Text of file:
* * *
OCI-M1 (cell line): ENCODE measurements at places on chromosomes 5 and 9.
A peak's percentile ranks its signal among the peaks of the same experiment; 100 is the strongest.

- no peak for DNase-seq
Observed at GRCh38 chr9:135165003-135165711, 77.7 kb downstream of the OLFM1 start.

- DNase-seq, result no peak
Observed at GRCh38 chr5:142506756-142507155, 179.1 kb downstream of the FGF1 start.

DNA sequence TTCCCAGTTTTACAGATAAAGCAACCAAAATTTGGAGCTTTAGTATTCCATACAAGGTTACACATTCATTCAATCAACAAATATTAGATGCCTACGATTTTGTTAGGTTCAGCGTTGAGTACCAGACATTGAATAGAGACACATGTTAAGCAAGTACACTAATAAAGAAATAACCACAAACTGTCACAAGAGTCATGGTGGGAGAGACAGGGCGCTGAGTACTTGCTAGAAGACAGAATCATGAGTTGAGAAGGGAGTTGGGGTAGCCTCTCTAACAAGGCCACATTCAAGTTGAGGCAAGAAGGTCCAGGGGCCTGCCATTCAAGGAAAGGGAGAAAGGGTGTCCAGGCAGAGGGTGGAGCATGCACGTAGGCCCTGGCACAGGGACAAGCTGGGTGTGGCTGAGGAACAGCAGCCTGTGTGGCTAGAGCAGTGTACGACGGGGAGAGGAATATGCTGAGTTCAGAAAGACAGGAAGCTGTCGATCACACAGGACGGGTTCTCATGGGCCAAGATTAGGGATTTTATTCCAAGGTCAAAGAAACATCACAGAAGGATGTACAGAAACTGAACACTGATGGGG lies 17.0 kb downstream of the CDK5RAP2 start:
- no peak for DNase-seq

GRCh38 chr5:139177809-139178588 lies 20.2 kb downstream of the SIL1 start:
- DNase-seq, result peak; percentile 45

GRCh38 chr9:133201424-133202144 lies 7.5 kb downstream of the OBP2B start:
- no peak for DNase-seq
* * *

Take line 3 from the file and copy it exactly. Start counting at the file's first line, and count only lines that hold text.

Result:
- no peak for DNase-seq